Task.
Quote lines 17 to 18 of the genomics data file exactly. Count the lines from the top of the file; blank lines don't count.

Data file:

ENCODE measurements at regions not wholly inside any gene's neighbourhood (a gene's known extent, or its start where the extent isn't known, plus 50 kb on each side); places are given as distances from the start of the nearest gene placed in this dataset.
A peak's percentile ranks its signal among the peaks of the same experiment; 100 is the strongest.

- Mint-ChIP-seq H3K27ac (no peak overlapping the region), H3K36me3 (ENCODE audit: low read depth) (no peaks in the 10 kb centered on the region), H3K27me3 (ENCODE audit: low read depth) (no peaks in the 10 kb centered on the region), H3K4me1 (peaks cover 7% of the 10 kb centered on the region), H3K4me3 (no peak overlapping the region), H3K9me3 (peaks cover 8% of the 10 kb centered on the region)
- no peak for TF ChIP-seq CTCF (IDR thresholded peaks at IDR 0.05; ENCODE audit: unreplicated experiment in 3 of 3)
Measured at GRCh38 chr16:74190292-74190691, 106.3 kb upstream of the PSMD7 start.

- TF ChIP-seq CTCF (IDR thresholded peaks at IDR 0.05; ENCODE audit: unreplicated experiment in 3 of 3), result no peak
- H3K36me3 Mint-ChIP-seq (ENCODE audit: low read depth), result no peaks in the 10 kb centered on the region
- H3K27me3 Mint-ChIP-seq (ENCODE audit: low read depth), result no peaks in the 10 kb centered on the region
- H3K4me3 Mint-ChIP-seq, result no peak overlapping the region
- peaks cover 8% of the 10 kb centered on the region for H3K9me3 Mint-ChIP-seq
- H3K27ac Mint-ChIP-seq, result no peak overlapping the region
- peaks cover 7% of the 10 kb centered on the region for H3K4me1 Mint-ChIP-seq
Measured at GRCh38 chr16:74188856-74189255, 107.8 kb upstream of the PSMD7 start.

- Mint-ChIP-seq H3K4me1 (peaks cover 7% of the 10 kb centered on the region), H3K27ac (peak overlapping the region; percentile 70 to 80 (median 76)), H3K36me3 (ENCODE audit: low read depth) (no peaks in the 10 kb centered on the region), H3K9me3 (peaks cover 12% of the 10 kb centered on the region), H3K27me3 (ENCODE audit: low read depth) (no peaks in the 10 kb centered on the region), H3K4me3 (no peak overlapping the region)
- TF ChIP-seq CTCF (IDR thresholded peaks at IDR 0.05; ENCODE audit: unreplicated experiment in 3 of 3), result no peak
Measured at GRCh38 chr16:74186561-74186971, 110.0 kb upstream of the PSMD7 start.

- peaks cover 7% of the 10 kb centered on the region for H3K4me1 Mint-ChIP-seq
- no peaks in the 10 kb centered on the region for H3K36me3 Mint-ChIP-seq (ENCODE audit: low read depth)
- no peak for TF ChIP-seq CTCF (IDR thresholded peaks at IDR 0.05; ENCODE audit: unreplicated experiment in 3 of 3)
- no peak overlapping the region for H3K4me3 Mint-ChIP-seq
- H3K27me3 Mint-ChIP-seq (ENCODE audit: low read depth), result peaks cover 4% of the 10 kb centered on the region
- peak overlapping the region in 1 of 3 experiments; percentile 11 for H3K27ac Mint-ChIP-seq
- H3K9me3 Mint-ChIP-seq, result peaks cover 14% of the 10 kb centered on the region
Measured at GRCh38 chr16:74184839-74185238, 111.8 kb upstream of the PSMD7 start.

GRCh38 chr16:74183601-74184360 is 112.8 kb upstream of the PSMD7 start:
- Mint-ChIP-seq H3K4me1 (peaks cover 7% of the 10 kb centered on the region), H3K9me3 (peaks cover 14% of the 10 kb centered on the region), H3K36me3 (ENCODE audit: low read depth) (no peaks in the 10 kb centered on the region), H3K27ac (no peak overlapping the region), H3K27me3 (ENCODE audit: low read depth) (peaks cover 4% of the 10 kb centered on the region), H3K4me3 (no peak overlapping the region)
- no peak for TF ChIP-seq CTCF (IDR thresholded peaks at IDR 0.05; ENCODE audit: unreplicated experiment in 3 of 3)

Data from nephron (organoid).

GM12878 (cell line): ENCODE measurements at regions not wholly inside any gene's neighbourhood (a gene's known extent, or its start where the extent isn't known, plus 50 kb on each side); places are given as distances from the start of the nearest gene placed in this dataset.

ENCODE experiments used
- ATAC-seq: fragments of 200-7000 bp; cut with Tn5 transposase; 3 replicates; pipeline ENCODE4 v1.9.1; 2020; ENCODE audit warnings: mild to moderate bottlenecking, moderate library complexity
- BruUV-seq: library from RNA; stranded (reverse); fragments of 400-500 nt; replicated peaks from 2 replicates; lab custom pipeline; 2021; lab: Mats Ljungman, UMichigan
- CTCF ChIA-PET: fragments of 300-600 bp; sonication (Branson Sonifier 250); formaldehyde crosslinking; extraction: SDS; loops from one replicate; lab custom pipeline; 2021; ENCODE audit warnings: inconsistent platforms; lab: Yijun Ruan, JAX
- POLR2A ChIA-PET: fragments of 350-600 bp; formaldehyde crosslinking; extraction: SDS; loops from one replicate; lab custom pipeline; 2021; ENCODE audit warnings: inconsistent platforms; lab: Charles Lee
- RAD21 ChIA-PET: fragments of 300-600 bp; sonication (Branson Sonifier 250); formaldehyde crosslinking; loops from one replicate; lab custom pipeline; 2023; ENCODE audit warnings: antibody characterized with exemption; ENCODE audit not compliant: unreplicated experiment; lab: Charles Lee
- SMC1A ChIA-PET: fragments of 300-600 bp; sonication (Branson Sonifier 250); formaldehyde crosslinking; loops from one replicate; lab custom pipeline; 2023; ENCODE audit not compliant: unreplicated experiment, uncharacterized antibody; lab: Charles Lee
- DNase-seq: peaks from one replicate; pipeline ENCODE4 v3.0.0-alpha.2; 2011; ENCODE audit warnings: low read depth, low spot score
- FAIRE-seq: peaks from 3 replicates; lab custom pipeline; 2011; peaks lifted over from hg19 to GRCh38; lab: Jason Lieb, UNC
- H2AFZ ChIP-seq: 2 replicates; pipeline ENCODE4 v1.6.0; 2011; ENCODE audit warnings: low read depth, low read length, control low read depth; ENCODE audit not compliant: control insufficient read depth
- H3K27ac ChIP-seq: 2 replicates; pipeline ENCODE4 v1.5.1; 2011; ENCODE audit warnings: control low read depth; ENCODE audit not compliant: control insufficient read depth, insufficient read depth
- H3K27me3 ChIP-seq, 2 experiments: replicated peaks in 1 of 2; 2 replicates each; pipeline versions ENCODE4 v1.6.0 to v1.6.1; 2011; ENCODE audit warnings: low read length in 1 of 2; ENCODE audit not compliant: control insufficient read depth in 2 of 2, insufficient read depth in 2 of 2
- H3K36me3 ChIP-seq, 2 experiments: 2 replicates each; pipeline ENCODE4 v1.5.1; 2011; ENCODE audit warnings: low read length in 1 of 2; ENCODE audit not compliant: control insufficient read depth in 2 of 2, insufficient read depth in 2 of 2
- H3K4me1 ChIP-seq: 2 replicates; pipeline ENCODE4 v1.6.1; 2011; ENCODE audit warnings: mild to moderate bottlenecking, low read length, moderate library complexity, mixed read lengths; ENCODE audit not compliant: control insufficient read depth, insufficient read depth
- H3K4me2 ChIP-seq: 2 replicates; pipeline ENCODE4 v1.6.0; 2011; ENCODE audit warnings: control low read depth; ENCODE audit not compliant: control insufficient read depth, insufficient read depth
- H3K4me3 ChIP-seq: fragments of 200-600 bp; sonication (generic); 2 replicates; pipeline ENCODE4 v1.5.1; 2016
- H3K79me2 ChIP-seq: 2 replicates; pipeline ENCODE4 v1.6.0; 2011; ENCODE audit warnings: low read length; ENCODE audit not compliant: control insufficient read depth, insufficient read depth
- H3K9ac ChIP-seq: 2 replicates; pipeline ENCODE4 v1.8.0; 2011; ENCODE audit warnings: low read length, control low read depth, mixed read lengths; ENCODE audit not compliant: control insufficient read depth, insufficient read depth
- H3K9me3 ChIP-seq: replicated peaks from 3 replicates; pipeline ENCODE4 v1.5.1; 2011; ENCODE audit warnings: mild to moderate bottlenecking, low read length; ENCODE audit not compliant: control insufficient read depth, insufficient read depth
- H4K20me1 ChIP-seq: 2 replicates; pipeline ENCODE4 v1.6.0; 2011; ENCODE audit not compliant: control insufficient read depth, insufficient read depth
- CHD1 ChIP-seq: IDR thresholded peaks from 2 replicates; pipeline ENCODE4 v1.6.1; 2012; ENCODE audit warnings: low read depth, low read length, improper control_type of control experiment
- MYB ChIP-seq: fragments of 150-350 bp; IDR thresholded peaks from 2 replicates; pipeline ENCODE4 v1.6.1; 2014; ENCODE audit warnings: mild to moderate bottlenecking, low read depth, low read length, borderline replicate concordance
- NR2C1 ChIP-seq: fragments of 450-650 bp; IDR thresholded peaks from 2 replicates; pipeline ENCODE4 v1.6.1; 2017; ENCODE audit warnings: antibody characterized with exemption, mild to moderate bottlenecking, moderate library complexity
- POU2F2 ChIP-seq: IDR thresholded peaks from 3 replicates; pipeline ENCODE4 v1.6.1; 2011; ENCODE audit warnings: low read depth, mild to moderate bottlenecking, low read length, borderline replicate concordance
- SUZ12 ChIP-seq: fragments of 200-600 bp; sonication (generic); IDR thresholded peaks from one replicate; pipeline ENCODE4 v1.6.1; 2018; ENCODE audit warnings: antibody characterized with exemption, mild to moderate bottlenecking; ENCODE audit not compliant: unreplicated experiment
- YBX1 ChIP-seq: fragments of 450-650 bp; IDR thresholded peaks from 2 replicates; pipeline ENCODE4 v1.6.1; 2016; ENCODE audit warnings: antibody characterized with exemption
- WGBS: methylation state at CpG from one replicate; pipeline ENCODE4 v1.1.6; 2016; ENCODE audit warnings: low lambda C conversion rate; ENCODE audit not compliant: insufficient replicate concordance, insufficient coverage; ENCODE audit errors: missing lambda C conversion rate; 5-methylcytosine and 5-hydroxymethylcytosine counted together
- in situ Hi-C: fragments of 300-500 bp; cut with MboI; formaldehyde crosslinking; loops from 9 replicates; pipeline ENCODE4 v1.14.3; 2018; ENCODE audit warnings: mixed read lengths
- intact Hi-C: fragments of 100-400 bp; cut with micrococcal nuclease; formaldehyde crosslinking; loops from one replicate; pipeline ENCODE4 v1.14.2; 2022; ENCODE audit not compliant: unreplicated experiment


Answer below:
- peaks cover 7% of the 10 kb centered on the region for H3K4me1 Mint-ChIP-seq
- no peaks in the 10 kb centered on the region for H3K36me3 Mint-ChIP-seq (ENCODE audit: low read depth)